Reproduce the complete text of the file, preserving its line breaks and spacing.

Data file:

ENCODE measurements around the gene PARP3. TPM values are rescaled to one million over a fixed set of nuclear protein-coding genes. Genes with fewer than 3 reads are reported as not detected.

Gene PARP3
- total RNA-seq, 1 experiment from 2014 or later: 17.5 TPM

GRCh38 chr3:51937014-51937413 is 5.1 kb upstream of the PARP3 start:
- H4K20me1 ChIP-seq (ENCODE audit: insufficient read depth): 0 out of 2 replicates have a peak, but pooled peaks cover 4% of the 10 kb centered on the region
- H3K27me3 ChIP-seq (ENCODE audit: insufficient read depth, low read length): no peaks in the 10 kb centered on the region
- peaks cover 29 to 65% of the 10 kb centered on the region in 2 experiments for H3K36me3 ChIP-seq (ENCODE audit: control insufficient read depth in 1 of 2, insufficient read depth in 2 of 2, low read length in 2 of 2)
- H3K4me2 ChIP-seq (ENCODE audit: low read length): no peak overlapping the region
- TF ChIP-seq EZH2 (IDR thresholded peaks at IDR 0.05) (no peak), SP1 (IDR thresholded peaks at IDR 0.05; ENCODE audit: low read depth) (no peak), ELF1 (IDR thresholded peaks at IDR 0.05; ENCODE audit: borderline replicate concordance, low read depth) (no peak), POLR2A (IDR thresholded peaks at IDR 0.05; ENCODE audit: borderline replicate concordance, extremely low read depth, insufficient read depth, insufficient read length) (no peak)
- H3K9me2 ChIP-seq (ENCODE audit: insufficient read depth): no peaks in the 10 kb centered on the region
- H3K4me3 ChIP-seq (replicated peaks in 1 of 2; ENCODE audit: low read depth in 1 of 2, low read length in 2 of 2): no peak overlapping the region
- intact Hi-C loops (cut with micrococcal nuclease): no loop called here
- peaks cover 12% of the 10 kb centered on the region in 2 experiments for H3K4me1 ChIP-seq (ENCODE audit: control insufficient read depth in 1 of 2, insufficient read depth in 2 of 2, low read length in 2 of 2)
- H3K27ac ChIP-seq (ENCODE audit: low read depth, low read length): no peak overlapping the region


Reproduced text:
ENCODE measurements around the gene PARP3. TPM values are rescaled to one million over a fixed set of nuclear protein-coding genes. Genes with fewer than 3 reads are reported as not detected.

Gene PARP3
- total RNA-seq, 1 experiment from 2014 or later: 17.5 TPM

GRCh38 chr3:51937014-51937413 is 5.1 kb upstream of the PARP3 start:
- H4K20me1 ChIP-seq (ENCODE audit: insufficient read depth): 0 out of 2 replicates have a peak, but pooled peaks cover 4% of the 10 kb centered on the region
- H3K27me3 ChIP-seq (ENCODE audit: insufficient read depth, low read length): no peaks in the 10 kb centered on the region
- peaks cover 29 to 65% of the 10 kb centered on the region in 2 experiments for H3K36me3 ChIP-seq (ENCODE audit: control insufficient read depth in 1 of 2, insufficient read depth in 2 of 2, low read length in 2 of 2)
- H3K4me2 ChIP-seq (ENCODE audit: low read length): no peak overlapping the region
- TF ChIP-seq EZH2 (IDR thresholded peaks at IDR 0.05) (no peak), SP1 (IDR thresholded peaks at IDR 0.05; ENCODE audit: low read depth) (no peak), ELF1 (IDR thresholded peaks at IDR 0.05; ENCODE audit: borderline replicate concordance, low read depth) (no peak), POLR2A (IDR thresholded peaks at IDR 0.05; ENCODE audit: borderline replicate concordance, extremely low read depth, insufficient read depth, insufficient read length) (no peak)
- H3K9me2 ChIP-seq (ENCODE audit: insufficient read depth): no peaks in the 10 kb centered on the region
- H3K4me3 ChIP-seq (replicated peaks in 1 of 2; ENCODE audit: low read depth in 1 of 2, low read length in 2 of 2): no peak overlapping the region
- intact Hi-C loops (cut with micrococcal nuclease): no loop called here
- peaks cover 12% of the 10 kb centered on the region in 2 experiments for H3K4me1 ChIP-seq (ENCODE audit: control insufficient read depth in 1 of 2, insufficient read depth in 2 of 2, low read length in 2 of 2)
- H3K27ac ChIP-seq (ENCODE audit: low read depth, low read length): no peak overlapping the region